The current video sharing platform provisions impose on platforms two sets of obligations – one in relation to content that it controls and one in relation to adverts under the control of others. This implies that some providers should already be putting in place controls around how they control advertising across their platform (without imposing direct liability for content). OFCOM currently has responsibility for this and will continue to do so until the Online Safety Act comes into force, after which it will stop. The ASA self-regulatory regime for the content of ads will then apply. This leads to three points:

the regime currently found in the Communications Act imposes stringent rules for ads targeted at children and includes requirements on harmful ads. Clause 39(2) in conjunction with clause 39(7) excludes paid for advertisements from the scope of “regulated content”. Will the current standards be maintained following the entry into force of the Online Safety Act?  This is important as some forms of advertising could trigger relevant (individual) harm – e.g. sale of skin lightening products. Furthermore, the boundary between ads and non-commercial content in some contexts (e.g. influencers) is fine.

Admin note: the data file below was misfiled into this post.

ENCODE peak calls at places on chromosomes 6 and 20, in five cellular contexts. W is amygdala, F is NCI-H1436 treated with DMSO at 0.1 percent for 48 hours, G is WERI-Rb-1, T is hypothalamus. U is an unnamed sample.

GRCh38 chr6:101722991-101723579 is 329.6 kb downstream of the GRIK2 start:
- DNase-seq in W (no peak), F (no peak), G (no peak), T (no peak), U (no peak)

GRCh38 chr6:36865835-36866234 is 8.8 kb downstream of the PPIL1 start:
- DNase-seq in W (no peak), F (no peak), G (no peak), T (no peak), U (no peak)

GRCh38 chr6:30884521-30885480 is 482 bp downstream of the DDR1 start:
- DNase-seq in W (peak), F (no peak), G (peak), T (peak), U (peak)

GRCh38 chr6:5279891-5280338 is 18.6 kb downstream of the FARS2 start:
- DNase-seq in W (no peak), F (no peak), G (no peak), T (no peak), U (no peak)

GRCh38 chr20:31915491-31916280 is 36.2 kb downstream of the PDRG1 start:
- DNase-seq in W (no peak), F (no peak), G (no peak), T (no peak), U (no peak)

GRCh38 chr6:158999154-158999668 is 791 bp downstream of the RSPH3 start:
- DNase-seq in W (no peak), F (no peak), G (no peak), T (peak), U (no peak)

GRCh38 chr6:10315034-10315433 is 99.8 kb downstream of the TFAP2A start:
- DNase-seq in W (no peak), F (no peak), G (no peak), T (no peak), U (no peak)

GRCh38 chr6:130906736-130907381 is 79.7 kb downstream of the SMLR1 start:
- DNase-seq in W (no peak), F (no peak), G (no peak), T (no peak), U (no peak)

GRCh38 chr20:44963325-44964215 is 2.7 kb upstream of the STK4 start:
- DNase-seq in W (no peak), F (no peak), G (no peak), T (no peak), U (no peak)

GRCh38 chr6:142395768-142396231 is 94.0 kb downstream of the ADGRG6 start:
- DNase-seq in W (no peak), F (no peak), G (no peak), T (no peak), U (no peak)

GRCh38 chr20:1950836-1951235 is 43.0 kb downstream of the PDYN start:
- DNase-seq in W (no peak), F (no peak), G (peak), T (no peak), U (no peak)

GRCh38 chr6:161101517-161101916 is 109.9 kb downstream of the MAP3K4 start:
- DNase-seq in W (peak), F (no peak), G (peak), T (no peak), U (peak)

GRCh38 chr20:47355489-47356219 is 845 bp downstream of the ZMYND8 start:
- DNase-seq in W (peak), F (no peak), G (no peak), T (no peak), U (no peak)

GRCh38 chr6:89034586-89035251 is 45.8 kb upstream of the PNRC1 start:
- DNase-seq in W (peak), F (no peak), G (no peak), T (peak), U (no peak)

It is unclear what will happen to the control element of the regime. Having systems in place as to, e.g. targeting of advertising at children, is part of the systems approach and should be part of this regime.

The ASA’s ability to impose penalties is weak, especially by comparison with the regime proposed by the draft Bill (e.g. business disruption measures, as well as fines). While compliance of the content of the ad with the relevant advertising standards may fall within the ASA’s remit, OFCOM should remain backstop regulator and should clearly have responsibility as part of the draft Online Safety Bill with its focus on systems and business models for the ad placement and targeting aspect of adverts.